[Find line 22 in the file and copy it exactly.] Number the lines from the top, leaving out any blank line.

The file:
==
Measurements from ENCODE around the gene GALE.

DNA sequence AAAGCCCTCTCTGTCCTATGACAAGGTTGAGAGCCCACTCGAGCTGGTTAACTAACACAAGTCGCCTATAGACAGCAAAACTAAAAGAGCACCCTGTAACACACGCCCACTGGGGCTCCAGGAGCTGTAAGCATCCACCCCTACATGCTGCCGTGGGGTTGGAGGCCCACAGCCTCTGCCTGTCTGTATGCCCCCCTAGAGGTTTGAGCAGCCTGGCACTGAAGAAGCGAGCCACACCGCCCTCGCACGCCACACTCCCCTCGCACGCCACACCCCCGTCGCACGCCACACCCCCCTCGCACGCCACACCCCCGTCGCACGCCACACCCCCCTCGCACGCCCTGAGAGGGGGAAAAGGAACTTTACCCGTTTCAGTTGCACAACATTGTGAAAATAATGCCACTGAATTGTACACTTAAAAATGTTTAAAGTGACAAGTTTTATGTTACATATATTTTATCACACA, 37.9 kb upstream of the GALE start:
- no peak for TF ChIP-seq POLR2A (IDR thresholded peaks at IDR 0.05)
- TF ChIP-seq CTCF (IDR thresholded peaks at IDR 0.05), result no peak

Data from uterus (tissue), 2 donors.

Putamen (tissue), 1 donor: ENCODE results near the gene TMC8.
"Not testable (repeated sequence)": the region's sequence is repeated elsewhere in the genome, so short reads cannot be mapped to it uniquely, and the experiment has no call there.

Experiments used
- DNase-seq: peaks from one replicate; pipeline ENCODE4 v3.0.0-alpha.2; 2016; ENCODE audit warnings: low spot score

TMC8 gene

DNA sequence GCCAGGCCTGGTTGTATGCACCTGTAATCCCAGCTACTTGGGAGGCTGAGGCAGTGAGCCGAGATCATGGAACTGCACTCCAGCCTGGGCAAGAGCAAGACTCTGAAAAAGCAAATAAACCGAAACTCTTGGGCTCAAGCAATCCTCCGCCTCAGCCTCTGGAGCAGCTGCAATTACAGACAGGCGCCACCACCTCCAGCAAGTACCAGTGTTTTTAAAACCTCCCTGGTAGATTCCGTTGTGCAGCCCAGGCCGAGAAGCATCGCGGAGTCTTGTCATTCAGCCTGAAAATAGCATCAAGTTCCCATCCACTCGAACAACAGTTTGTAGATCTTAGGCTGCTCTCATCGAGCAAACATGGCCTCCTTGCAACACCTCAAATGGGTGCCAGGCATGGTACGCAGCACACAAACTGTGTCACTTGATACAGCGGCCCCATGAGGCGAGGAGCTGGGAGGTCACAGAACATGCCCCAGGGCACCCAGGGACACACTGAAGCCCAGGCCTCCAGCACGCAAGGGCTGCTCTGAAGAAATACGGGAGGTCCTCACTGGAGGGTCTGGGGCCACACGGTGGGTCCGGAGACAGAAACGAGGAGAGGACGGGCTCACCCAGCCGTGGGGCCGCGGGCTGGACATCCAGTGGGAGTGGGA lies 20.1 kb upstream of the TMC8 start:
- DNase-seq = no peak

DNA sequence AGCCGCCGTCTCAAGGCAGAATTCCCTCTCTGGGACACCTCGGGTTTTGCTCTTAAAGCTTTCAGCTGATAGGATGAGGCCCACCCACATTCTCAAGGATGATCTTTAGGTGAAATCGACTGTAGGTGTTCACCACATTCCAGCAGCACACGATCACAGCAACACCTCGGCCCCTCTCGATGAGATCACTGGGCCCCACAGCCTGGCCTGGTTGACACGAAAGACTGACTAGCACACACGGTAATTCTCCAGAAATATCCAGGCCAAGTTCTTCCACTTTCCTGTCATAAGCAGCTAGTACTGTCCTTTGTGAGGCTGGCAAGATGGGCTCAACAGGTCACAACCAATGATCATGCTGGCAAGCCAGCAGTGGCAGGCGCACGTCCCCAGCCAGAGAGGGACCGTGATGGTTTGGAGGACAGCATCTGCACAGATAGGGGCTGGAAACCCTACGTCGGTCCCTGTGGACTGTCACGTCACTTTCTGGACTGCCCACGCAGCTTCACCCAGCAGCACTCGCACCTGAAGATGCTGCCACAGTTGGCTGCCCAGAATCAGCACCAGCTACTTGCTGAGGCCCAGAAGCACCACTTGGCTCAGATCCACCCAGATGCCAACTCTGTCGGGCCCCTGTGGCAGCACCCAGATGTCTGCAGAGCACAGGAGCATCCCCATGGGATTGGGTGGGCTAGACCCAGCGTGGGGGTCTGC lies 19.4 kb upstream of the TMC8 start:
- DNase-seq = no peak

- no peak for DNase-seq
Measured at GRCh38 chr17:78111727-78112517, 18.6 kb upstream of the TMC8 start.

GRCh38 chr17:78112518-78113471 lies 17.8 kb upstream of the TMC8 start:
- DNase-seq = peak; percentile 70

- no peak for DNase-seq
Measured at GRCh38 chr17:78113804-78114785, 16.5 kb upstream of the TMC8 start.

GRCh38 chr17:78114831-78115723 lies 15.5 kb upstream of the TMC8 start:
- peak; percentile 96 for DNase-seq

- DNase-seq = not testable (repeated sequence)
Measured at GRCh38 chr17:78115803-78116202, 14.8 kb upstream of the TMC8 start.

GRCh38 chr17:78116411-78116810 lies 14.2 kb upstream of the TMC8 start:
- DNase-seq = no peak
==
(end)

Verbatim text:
- peak; percentile 96 for DNase-seq